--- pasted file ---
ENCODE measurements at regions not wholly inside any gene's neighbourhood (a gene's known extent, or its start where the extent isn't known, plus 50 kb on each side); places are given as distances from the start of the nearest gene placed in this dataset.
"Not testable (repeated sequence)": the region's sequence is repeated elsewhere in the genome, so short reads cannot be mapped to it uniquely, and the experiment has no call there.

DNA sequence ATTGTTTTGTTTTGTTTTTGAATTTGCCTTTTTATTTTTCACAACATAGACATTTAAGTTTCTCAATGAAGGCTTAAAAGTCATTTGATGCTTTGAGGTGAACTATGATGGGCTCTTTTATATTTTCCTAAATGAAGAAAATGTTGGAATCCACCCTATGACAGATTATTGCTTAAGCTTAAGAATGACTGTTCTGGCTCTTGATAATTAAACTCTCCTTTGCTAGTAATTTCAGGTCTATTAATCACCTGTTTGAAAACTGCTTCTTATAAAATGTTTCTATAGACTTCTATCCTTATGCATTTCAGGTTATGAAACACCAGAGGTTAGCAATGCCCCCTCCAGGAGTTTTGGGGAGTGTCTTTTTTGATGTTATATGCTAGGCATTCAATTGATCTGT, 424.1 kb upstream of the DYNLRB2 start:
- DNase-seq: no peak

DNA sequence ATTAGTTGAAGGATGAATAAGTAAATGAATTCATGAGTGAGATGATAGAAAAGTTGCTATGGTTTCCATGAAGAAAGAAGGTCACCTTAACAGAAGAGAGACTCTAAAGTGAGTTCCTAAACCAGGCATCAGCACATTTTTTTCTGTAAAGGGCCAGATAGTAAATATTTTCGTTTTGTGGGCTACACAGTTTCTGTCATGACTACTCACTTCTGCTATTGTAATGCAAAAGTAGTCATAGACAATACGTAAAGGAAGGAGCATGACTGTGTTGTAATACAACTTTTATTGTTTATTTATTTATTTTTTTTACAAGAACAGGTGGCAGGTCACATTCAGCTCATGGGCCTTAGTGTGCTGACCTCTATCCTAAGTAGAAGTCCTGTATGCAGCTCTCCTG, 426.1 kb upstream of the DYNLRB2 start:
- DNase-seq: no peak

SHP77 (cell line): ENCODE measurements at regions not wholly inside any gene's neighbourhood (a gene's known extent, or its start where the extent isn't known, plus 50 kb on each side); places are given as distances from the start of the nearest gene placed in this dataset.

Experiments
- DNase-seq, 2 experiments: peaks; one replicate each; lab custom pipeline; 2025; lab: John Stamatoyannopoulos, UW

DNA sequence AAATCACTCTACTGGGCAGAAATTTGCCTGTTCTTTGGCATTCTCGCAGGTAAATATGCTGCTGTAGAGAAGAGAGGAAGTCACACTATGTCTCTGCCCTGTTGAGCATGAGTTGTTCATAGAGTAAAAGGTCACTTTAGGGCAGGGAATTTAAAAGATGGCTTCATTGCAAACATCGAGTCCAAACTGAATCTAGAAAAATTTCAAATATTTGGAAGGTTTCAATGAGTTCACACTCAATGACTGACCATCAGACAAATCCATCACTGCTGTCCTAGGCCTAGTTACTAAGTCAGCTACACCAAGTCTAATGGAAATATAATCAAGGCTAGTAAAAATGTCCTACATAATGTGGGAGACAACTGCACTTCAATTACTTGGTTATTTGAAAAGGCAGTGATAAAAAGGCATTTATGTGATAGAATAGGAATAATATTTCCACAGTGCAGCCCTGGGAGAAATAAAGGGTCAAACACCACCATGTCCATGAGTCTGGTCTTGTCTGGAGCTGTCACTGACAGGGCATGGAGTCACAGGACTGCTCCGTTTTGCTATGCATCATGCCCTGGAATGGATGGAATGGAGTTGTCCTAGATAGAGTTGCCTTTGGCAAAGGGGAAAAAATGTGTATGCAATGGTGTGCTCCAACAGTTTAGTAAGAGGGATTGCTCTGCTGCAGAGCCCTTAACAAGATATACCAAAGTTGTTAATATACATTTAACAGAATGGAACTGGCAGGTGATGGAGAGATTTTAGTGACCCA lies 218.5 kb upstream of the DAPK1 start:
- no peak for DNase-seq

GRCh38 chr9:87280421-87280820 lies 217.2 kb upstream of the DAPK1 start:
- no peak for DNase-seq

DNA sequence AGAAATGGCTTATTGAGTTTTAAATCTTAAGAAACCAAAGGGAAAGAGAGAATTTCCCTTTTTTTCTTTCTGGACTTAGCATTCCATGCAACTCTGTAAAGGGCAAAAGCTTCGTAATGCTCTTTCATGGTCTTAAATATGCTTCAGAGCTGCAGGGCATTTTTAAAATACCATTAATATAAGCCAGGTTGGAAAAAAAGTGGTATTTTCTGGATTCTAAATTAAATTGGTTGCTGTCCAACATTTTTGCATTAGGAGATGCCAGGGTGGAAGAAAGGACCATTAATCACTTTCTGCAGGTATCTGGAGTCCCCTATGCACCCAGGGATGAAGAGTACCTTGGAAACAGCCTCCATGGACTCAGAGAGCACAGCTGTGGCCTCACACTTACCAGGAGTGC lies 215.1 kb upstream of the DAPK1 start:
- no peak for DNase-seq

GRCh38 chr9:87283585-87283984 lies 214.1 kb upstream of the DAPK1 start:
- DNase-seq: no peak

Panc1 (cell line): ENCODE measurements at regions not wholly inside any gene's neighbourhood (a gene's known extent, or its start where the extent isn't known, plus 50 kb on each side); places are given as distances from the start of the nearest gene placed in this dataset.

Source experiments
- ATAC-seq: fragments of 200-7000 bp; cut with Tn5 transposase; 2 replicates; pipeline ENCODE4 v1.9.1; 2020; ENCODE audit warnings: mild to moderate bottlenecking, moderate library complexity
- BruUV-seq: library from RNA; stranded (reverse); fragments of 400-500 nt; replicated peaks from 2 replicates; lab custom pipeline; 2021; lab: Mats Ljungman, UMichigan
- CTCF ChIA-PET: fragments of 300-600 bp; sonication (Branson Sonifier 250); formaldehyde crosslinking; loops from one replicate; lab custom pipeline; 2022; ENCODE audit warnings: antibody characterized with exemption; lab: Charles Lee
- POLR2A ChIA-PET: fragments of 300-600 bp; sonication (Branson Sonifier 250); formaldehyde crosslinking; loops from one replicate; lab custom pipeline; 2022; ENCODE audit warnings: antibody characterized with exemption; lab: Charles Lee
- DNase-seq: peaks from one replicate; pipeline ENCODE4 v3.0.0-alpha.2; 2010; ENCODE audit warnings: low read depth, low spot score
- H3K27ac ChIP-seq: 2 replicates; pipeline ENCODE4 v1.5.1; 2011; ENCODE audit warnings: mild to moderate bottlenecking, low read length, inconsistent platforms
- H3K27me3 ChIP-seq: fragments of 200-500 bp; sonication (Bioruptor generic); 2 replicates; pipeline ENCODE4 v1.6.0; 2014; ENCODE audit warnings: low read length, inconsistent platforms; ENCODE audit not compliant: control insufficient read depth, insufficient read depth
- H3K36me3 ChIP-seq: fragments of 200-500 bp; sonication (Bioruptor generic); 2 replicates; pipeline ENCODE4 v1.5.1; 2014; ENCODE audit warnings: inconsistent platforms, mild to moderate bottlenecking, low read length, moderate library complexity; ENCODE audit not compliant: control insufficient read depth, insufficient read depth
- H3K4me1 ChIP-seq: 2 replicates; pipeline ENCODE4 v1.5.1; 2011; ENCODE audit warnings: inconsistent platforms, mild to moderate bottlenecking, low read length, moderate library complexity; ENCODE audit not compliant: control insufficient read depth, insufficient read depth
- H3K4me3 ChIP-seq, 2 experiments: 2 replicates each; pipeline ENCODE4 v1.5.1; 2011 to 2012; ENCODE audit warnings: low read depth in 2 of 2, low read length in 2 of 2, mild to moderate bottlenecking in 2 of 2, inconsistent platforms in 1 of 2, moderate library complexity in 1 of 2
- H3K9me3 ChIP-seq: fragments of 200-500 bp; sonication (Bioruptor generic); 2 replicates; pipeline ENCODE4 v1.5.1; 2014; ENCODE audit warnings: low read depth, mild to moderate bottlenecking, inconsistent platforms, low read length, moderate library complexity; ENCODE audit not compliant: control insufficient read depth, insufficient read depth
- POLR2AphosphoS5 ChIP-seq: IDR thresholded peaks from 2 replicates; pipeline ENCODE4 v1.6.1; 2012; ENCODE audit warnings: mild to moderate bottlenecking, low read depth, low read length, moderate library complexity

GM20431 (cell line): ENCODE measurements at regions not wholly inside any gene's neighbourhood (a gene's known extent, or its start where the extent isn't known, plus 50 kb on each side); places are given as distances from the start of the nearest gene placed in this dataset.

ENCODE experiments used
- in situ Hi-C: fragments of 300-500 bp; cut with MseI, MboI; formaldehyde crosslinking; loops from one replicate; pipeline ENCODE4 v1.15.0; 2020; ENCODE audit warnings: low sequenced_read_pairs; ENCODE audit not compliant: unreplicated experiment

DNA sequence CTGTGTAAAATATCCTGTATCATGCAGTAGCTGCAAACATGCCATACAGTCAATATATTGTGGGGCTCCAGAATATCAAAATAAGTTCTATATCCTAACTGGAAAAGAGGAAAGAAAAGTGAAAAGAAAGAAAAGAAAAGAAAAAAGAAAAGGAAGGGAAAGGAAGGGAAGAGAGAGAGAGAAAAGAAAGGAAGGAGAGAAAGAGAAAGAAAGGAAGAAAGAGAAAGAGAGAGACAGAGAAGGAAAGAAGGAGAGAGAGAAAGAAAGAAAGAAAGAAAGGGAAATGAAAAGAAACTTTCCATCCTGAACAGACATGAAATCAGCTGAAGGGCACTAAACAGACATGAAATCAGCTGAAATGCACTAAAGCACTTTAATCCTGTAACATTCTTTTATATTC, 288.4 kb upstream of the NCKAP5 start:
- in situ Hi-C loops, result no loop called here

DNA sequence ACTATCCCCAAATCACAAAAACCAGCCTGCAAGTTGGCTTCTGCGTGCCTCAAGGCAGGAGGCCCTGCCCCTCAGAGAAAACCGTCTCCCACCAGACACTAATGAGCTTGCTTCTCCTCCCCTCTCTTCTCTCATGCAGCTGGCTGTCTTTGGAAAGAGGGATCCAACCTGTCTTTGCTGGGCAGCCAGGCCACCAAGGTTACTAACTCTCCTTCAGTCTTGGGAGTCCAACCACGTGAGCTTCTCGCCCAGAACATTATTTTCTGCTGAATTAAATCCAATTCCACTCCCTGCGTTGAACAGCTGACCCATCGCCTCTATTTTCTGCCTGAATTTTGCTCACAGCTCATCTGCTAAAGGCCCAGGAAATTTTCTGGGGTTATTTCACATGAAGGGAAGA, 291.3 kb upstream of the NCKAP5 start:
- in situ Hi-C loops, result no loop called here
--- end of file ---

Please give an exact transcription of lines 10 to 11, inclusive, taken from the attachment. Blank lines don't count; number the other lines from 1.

DNA sequence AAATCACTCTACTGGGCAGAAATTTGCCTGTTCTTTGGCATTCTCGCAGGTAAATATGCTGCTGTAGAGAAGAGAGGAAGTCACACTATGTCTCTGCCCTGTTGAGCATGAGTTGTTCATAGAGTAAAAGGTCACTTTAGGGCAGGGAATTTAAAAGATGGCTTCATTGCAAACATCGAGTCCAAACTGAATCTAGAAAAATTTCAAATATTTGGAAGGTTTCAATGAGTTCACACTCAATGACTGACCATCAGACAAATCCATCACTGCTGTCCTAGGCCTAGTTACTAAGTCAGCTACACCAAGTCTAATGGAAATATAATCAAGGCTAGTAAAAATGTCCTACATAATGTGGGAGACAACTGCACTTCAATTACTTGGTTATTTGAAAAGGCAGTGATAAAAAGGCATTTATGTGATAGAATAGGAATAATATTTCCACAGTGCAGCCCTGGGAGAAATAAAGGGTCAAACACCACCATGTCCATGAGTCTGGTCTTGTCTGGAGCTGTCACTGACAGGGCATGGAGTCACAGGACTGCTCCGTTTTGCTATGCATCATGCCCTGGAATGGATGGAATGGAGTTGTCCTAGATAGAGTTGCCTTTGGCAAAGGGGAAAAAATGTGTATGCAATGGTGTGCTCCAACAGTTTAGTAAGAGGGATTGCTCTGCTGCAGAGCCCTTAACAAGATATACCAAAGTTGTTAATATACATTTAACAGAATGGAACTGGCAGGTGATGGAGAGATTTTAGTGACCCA lies 218.5 kb upstream of the DAPK1 start:
- no peak for DNase-seq